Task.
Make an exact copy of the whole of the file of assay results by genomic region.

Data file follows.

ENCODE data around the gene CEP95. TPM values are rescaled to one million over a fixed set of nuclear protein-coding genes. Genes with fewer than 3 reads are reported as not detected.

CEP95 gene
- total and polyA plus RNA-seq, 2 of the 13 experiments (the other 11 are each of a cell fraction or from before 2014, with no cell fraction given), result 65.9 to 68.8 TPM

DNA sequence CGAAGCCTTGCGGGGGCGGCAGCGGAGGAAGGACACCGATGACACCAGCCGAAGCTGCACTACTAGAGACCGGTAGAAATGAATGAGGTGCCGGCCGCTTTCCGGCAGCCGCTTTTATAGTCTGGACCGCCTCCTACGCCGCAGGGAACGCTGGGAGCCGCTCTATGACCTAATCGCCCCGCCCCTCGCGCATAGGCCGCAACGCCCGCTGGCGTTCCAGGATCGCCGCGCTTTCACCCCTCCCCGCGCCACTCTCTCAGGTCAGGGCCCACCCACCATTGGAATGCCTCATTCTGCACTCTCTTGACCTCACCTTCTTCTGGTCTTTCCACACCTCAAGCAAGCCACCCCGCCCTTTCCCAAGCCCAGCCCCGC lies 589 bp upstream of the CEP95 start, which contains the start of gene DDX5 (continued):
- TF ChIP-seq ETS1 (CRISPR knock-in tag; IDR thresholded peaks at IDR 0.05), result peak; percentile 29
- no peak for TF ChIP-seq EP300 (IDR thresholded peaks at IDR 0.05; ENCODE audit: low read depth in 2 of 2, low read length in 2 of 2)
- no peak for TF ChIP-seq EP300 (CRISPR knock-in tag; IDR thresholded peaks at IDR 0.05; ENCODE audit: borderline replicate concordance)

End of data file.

ENCODE data around the gene CEP95. TPM values are rescaled to one million over a fixed set of nuclear protein-coding genes. Genes with fewer than 3 reads are reported as not detected.

CEP95 gene
- total and polyA plus RNA-seq, 2 of the 13 experiments (the other 11 are each of a cell fraction or from before 2014, with no cell fraction given), result 65.9 to 68.8 TPM

DNA sequence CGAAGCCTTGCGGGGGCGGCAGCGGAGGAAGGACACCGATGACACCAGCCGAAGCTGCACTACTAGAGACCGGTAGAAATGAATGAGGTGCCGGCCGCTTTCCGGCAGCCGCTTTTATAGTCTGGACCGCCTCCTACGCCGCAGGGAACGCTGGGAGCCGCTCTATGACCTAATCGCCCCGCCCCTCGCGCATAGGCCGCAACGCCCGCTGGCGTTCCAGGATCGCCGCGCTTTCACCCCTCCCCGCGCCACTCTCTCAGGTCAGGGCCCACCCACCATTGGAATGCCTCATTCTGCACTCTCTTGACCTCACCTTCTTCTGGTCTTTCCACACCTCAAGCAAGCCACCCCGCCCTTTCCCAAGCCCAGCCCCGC lies 589 bp upstream of the CEP95 start, which contains the start of gene DDX5 (continued):
- TF ChIP-seq ETS1 (CRISPR knock-in tag; IDR thresholded peaks at IDR 0.05), result peak; percentile 29
- no peak for TF ChIP-seq EP300 (IDR thresholded peaks at IDR 0.05; ENCODE audit: low read depth in 2 of 2, low read length in 2 of 2)
- no peak for TF ChIP-seq EP300 (CRISPR knock-in tag; IDR thresholded peaks at IDR 0.05; ENCODE audit: borderline replicate concordance)